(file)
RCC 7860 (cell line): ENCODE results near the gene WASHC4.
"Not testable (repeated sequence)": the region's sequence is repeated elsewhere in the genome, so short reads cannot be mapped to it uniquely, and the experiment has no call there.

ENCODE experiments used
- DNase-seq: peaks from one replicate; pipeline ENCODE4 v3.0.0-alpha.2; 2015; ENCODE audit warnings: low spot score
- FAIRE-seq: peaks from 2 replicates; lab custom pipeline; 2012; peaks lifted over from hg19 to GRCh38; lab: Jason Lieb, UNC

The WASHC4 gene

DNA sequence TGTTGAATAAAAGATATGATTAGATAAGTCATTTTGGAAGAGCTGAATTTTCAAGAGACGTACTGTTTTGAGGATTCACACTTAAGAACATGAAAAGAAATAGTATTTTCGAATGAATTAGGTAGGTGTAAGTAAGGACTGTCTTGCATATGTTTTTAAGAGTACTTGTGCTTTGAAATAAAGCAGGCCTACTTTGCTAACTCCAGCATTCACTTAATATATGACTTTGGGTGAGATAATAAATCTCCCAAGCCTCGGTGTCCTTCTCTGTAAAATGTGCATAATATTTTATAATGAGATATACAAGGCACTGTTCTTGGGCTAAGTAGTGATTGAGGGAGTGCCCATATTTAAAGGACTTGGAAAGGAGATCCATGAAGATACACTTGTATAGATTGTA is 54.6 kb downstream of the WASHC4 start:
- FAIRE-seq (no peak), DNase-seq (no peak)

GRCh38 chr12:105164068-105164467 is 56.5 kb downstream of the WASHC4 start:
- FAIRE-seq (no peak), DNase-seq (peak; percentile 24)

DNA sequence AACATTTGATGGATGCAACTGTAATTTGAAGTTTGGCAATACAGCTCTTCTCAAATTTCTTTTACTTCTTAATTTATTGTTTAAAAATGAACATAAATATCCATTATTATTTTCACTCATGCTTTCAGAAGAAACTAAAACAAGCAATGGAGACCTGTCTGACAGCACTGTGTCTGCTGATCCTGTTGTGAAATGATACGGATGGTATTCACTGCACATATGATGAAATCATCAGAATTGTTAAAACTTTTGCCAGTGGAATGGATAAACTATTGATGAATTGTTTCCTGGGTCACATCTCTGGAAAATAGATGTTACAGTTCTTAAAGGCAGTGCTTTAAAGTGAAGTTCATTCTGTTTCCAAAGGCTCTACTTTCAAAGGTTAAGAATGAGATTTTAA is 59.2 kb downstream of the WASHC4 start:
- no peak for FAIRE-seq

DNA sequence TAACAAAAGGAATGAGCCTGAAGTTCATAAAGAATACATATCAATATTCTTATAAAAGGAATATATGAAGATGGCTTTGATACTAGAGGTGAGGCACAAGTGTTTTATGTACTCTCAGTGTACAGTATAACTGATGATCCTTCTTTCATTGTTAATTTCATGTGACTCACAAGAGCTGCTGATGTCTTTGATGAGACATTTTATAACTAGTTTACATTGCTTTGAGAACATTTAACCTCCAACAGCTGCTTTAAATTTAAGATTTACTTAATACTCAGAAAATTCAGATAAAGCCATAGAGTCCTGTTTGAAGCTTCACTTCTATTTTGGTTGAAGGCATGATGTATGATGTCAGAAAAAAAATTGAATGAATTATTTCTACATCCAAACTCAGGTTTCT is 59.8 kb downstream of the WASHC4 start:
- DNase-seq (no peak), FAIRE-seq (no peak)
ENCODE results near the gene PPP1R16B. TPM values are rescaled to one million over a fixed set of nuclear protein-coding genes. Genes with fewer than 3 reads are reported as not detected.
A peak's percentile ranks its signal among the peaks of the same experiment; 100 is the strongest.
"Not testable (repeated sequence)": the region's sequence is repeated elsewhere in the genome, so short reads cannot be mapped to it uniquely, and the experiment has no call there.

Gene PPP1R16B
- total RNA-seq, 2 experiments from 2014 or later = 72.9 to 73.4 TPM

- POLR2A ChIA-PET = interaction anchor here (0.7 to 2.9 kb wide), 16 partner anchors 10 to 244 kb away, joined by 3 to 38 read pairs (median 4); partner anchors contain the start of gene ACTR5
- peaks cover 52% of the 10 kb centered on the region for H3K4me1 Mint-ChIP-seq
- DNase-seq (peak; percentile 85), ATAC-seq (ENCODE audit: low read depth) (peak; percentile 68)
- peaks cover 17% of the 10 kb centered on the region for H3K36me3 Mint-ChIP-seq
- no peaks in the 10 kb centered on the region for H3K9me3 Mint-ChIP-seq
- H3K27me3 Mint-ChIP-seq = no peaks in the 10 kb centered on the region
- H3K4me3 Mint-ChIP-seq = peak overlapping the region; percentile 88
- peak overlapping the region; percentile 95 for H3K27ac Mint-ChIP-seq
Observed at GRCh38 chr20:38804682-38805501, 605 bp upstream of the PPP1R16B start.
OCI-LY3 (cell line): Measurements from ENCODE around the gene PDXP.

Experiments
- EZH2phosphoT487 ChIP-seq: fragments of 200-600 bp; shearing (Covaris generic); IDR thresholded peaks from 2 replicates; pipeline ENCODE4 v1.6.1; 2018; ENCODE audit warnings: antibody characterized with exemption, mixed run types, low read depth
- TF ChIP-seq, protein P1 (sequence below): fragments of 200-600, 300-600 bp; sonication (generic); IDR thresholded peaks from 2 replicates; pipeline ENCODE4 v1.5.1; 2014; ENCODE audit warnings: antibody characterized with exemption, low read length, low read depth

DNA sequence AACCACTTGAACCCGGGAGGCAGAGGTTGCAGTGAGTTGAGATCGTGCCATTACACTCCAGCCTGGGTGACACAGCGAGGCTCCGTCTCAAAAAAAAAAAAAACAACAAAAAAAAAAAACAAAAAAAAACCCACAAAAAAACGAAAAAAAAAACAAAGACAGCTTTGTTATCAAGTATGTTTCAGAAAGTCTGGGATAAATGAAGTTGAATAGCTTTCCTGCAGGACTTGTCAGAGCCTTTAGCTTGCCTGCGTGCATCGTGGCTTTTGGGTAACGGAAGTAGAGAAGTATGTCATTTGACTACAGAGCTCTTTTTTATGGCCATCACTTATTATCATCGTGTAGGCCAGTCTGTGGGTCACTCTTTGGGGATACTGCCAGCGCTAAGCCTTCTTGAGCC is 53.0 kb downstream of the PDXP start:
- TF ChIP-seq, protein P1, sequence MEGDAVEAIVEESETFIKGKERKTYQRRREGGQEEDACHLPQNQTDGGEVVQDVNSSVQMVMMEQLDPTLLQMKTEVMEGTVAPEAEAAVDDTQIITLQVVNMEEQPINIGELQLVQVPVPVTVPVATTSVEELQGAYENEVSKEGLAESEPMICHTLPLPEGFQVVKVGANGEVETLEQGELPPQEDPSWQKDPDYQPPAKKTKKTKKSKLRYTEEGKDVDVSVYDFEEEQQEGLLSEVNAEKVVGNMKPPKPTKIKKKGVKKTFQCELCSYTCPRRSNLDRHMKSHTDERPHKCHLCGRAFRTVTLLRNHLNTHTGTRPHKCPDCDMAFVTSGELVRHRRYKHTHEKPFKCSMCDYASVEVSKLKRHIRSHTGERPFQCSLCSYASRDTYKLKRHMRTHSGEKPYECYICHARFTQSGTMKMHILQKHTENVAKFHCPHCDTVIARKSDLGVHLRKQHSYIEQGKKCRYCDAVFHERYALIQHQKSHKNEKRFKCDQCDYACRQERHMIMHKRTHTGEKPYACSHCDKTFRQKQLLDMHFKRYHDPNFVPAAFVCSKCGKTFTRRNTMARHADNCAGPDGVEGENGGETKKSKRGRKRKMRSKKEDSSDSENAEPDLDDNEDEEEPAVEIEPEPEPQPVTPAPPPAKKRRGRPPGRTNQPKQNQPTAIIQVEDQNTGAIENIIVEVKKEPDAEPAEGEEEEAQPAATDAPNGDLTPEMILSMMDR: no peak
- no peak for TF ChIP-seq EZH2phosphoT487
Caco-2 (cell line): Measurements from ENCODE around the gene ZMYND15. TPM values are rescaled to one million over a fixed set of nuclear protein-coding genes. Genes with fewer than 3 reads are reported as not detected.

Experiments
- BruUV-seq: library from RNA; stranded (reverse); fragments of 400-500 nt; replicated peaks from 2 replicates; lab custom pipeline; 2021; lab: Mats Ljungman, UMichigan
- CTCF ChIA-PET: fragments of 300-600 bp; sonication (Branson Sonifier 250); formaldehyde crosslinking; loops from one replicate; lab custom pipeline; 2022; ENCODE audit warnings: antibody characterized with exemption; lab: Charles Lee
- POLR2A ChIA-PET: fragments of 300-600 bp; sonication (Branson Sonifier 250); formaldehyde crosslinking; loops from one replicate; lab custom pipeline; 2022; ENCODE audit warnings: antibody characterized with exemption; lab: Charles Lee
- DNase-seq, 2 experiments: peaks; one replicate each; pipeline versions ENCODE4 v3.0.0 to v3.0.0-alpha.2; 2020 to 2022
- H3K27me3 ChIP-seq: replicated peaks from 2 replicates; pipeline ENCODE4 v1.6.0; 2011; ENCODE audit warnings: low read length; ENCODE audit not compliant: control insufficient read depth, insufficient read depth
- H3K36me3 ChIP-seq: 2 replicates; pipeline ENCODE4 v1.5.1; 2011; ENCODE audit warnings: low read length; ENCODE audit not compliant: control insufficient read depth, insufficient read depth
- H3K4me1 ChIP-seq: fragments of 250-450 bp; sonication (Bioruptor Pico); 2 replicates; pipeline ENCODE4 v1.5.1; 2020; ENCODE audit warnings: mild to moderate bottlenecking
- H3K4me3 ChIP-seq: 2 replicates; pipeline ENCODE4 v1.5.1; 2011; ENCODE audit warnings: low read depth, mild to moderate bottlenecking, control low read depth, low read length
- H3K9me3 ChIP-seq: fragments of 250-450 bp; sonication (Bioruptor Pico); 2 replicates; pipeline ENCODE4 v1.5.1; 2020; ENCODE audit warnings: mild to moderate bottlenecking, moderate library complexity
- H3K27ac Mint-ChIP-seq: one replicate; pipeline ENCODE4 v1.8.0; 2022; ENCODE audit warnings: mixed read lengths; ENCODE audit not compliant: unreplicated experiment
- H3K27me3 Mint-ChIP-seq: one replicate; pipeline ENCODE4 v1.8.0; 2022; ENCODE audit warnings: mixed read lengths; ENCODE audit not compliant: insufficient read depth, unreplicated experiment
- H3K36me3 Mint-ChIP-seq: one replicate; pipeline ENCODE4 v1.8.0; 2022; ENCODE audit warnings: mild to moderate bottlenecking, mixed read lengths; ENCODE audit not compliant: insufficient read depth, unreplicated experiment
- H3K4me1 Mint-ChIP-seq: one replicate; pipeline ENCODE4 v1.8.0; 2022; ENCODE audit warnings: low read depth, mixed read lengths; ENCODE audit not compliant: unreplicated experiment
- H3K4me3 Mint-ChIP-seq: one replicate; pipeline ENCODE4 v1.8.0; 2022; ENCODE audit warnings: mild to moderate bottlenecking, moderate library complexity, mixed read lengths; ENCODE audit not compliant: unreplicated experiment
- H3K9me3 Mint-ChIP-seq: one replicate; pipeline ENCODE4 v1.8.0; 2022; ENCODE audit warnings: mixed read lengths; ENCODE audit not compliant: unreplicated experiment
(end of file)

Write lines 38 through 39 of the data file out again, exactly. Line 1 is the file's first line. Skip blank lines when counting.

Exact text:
- BruUV-seq: library from RNA; stranded (reverse); fragments of 400-500 nt; replicated peaks from 2 replicates; lab custom pipeline; 2021; lab: Mats Ljungman, UMichigan
- CTCF ChIA-PET: fragments of 300-600 bp; sonication (Branson Sonifier 250); formaldehyde crosslinking; loops from one replicate; lab custom pipeline; 2022; ENCODE audit warnings: antibody characterized with exemption; lab: Charles Lee